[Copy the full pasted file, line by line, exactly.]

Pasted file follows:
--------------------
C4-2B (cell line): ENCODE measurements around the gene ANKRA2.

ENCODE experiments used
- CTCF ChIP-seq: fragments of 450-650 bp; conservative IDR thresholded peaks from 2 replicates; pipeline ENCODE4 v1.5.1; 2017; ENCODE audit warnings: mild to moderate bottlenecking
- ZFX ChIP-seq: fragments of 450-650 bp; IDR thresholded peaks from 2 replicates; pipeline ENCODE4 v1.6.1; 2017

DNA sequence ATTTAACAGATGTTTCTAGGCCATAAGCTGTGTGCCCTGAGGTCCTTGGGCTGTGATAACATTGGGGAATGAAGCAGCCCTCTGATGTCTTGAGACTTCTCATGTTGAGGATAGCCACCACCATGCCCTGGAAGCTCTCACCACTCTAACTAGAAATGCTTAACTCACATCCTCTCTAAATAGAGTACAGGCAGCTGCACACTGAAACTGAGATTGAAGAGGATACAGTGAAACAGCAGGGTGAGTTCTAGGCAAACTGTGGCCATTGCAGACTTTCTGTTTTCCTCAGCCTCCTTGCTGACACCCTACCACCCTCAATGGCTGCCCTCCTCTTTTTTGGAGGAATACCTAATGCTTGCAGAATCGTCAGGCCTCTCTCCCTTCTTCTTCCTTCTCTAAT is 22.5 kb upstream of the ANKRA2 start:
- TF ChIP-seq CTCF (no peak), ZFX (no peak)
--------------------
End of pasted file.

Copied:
C4-2B (cell line): ENCODE measurements around the gene ANKRA2.

ENCODE experiments used
- CTCF ChIP-seq: fragments of 450-650 bp; conservative IDR thresholded peaks from 2 replicates; pipeline ENCODE4 v1.5.1; 2017; ENCODE audit warnings: mild to moderate bottlenecking
- ZFX ChIP-seq: fragments of 450-650 bp; IDR thresholded peaks from 2 replicates; pipeline ENCODE4 v1.6.1; 2017

DNA sequence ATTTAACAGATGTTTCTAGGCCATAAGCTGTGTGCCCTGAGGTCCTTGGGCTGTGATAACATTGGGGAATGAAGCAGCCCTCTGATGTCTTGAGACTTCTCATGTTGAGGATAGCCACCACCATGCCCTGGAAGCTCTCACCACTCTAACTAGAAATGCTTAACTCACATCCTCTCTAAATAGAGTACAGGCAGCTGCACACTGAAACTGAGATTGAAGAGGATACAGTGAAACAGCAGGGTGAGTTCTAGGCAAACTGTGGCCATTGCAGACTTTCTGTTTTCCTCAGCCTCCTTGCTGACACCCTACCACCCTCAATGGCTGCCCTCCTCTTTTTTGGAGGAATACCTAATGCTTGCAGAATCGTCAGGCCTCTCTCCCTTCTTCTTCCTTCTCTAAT is 22.5 kb upstream of the ANKRA2 start:
- TF ChIP-seq CTCF (no peak), ZFX (no peak)